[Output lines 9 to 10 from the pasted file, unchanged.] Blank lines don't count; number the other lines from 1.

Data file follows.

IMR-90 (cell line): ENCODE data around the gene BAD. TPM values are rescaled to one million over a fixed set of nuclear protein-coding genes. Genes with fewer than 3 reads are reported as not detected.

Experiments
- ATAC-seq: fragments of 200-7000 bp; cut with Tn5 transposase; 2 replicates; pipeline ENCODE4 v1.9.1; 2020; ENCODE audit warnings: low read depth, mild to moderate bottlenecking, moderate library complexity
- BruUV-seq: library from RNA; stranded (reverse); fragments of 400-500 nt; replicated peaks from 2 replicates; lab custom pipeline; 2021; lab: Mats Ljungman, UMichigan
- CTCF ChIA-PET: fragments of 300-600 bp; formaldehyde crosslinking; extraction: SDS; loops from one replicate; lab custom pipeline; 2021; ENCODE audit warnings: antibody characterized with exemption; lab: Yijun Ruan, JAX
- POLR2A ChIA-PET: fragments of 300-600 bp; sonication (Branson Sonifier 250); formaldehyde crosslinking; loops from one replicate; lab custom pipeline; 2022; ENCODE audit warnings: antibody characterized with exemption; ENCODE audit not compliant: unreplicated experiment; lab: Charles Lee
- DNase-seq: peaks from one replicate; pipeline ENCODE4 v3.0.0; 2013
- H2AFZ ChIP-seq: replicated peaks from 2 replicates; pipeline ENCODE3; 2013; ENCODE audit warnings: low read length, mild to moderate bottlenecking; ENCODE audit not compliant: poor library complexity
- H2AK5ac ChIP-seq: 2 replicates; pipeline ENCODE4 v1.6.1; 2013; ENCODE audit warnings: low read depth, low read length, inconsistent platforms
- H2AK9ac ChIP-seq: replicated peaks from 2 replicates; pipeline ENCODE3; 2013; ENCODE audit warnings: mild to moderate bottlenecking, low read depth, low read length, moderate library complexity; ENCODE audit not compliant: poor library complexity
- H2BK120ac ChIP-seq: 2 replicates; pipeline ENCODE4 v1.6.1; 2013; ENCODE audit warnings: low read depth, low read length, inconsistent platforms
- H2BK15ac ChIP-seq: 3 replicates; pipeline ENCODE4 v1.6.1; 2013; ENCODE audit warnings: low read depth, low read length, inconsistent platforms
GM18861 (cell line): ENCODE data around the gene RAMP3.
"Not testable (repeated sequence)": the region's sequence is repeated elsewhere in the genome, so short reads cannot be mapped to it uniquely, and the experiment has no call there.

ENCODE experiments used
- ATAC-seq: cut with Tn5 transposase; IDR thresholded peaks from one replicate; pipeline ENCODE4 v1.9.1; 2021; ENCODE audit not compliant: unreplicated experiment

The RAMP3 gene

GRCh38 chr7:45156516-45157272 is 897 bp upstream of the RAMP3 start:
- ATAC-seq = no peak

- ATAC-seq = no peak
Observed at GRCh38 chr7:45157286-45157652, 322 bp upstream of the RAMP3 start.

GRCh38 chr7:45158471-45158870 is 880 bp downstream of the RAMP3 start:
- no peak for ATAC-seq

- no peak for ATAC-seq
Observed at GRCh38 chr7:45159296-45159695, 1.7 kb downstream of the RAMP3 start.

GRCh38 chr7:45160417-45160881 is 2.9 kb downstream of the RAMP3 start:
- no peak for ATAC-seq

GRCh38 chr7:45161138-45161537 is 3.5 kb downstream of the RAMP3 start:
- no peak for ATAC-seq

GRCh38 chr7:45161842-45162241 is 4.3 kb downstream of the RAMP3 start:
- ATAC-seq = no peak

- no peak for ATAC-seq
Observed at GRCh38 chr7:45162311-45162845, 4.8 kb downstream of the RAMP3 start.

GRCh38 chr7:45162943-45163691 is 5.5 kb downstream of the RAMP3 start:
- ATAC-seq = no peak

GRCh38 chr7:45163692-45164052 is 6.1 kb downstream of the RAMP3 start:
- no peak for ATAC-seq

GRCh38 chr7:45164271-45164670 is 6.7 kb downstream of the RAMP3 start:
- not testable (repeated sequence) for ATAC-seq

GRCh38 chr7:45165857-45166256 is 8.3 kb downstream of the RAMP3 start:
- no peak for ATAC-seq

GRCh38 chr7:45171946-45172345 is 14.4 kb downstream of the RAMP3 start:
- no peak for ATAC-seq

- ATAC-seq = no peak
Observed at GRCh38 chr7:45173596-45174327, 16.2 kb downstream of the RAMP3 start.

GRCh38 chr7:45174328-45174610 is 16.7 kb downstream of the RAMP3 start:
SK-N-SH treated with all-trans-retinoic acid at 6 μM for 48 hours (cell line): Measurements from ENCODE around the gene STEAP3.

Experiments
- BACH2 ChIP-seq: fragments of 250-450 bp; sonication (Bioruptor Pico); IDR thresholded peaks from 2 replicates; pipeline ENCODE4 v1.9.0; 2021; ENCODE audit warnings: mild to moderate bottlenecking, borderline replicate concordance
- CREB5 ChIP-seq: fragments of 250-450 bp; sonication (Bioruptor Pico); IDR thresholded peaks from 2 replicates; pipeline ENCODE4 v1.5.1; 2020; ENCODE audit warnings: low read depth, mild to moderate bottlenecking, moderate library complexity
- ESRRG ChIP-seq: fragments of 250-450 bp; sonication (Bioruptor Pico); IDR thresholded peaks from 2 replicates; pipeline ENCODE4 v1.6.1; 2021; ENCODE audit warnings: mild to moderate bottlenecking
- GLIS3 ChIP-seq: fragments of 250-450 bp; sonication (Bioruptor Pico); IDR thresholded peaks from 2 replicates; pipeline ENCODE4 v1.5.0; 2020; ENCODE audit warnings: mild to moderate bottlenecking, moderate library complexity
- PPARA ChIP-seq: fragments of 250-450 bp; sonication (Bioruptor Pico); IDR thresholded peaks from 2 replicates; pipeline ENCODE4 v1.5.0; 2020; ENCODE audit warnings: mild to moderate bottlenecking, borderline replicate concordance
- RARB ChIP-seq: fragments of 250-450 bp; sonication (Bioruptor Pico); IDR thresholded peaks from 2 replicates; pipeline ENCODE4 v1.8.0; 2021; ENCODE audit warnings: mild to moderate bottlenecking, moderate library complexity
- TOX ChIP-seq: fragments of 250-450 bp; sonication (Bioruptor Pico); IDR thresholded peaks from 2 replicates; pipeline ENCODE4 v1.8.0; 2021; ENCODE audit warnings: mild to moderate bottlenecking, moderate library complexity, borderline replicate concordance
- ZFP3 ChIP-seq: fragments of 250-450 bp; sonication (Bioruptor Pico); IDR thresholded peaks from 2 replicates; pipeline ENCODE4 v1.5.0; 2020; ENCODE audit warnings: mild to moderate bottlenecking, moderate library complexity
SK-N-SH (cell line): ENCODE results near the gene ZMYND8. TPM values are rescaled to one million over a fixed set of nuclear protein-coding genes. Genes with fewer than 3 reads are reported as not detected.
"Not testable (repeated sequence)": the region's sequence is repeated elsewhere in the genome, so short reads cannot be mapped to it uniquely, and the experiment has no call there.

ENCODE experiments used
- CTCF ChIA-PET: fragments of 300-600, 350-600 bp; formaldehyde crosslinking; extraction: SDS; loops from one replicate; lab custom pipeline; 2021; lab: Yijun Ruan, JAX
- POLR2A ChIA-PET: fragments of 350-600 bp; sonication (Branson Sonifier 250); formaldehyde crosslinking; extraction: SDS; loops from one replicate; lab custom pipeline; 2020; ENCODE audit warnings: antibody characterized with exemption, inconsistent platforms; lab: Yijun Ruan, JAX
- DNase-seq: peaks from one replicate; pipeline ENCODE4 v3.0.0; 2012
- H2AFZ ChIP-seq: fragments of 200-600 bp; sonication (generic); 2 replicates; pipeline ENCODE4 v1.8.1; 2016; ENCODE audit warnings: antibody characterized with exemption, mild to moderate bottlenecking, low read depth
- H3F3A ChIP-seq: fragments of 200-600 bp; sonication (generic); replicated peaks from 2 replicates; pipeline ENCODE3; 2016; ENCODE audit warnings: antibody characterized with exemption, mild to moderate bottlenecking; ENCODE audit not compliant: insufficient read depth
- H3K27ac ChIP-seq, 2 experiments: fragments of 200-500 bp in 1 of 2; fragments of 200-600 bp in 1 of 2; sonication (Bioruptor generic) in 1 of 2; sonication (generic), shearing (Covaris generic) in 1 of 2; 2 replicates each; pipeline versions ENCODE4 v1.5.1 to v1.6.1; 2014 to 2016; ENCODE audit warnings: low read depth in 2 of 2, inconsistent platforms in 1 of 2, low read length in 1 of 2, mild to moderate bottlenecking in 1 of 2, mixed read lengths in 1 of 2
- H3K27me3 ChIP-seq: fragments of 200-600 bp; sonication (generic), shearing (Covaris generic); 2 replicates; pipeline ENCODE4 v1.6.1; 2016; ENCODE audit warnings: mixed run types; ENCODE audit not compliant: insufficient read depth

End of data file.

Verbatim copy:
- H2AK5ac ChIP-seq: 2 replicates; pipeline ENCODE4 v1.6.1; 2013; ENCODE audit warnings: low read depth, low read length, inconsistent platforms
- H2AK9ac ChIP-seq: replicated peaks from 2 replicates; pipeline ENCODE3; 2013; ENCODE audit warnings: mild to moderate bottlenecking, low read depth, low read length, moderate library complexity; ENCODE audit not compliant: poor library complexity